Manager suspended, fined after attacking umpire
TOKYO (AP) _ The American umpire who quit after being poked in the chest by a player may have taught Japanese baseball a lesson.
About a month after Mike DiMuro left Japan, saying he was fed up with the way umpires were treated, a Japanese manager was suspended Friday for three games and fined $880 for shoving and kicking an umpire.
Seibu Lions manager Osamu Higashio was penalized by the Pacific League for attacking second-base umpire Koichi Tamba.
It was the first time in seven years that a manager has been suspended for assaulting an umpire.
``We want to eliminate violence against umpires. Kicking an umpire is the same as kicking the league president,″ league president Kazuo Harano told Kyodo News service Friday.
DiMuro was in Japan to teach American-style officiating.
Barely two months into his stay, he ejected a batter for arguing a strike call. The batter shoved him in the chest while other players and managers surrounded DiMuro.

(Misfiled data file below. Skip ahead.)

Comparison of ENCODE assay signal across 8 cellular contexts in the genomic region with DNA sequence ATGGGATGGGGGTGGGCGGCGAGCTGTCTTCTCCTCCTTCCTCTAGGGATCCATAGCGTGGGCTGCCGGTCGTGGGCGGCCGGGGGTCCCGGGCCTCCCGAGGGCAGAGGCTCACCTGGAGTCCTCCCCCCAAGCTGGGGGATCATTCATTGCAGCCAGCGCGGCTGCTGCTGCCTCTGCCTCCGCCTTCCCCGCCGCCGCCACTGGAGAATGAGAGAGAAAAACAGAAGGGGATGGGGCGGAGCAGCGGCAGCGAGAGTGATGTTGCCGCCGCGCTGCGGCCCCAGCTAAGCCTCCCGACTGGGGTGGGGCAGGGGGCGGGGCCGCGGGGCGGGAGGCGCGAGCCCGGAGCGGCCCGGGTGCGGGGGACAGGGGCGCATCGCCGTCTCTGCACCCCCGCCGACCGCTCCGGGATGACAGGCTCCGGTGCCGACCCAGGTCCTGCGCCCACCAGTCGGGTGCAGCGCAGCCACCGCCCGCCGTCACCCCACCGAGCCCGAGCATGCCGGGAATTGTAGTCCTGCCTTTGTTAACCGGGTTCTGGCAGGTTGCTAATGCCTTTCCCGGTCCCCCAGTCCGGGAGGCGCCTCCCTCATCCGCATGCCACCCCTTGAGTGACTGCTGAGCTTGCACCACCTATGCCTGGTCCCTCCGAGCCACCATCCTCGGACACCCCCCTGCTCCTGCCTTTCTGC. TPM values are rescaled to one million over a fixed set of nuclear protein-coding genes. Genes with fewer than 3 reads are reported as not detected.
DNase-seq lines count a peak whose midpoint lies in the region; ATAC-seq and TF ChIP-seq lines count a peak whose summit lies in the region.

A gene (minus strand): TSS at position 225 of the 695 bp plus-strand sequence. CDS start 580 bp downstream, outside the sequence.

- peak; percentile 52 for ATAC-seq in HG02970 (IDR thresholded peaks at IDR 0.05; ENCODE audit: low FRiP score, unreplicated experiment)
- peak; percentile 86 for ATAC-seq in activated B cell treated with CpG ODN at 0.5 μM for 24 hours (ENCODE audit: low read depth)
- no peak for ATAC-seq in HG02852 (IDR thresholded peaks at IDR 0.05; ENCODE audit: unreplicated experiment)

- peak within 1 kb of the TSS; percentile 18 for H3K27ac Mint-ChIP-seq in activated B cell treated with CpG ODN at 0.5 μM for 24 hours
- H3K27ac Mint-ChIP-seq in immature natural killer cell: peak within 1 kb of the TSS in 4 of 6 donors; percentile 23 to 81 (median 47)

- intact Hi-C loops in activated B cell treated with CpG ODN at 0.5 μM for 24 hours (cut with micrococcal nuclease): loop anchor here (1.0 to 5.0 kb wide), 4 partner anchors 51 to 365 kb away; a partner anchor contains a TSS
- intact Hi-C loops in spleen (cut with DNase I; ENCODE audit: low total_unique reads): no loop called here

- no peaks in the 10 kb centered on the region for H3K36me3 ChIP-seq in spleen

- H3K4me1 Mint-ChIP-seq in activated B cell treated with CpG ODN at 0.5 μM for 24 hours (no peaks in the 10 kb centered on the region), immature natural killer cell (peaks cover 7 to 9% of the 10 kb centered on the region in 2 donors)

``I hope that if anything comes out of this, what comes out is that no physical assaults will be tolerated on umpires and they will be able to do their jobs safely,″ the 29-year-old Triple-A umpire said at the time.
DiMuro’s resignation brought attention to the lack of respect given Japanese umpires. They have been known to change their calls when confronted by angry players or managers. At times, they have even been assaulted on the field.
Tamba was attacked after the Lions lost 5-3 to the Kintetsu Buffaloes Thursday.
Higashio was ejected for protesting when one of his players was called out in a play at second base in the ninth inning.
Higashio shoved the umpire in the chest and kicked him. Tamba suffered minor bruises and cuts on his left thigh.
Higashio later said he regretted what he did and agreed to abide by the league’s decision, ``like a sportsman.″